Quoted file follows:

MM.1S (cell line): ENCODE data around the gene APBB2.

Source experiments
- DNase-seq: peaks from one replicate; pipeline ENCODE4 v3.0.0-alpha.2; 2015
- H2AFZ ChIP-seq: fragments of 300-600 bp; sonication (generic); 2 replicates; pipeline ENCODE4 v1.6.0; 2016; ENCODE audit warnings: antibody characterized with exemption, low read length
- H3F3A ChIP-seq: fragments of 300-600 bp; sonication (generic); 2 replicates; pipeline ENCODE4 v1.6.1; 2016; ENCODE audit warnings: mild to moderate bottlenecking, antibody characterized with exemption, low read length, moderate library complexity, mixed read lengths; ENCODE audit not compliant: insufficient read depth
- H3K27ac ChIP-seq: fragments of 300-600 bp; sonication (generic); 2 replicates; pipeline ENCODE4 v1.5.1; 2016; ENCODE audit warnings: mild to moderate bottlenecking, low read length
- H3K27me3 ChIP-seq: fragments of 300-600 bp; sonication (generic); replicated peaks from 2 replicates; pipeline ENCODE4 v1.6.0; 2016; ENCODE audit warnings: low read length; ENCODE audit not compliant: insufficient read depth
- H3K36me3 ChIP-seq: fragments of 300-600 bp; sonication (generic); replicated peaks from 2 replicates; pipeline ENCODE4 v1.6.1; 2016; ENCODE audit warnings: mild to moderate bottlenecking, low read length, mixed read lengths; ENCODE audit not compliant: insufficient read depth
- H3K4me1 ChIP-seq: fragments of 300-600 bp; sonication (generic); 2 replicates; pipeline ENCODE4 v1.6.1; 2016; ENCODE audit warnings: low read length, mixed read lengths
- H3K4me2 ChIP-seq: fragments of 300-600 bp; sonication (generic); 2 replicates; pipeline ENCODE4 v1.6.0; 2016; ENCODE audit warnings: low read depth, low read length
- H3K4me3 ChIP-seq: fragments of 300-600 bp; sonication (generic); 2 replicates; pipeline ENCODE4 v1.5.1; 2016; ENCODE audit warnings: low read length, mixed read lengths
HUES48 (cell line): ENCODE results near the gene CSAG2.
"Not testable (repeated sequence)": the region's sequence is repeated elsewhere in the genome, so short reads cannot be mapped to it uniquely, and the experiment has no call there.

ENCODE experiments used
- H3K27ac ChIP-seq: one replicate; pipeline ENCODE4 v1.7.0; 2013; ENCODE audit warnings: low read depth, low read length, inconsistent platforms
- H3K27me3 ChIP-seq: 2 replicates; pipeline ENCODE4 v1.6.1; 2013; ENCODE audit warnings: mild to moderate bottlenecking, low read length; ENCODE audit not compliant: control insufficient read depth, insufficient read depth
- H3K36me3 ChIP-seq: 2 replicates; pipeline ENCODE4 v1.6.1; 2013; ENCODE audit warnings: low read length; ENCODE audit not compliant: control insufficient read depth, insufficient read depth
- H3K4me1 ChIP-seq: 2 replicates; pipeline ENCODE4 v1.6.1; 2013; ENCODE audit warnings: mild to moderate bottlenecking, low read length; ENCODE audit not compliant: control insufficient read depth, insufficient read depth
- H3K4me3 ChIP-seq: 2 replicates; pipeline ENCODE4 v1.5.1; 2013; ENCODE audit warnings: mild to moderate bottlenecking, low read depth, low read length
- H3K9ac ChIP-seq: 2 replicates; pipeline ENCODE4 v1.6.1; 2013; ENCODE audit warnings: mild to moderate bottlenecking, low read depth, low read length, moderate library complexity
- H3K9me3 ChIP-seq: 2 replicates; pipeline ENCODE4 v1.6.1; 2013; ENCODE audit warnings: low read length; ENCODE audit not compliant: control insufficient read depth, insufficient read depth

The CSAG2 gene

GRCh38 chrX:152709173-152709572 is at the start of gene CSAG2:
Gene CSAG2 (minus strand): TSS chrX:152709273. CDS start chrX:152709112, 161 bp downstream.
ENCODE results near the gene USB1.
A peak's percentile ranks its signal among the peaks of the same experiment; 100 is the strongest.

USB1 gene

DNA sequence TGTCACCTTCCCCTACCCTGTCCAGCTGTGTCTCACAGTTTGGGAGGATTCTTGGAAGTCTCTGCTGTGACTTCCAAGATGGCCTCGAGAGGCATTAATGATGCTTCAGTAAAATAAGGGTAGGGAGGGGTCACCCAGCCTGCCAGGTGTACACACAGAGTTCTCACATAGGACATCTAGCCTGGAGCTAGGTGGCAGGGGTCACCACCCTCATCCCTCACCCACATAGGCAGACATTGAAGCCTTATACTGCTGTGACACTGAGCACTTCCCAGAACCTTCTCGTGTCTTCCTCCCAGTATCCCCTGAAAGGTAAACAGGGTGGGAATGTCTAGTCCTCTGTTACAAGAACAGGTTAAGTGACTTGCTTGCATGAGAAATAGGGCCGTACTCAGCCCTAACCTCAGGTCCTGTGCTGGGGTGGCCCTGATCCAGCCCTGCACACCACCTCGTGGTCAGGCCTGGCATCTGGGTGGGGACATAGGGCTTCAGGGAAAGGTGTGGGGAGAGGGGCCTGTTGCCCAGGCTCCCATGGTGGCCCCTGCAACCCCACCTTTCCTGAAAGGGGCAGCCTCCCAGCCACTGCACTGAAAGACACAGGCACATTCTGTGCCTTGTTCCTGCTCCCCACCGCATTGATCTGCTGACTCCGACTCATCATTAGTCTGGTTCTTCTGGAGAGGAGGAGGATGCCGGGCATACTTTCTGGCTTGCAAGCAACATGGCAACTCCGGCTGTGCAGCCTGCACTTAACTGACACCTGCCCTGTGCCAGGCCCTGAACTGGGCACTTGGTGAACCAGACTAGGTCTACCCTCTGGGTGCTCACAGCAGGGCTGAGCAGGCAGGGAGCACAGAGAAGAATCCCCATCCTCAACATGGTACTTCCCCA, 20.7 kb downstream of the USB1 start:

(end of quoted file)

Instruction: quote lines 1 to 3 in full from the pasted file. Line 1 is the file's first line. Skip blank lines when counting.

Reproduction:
MM.1S (cell line): ENCODE data around the gene APBB2.

Source experiments
- DNase-seq: peaks from one replicate; pipeline ENCODE4 v3.0.0-alpha.2; 2015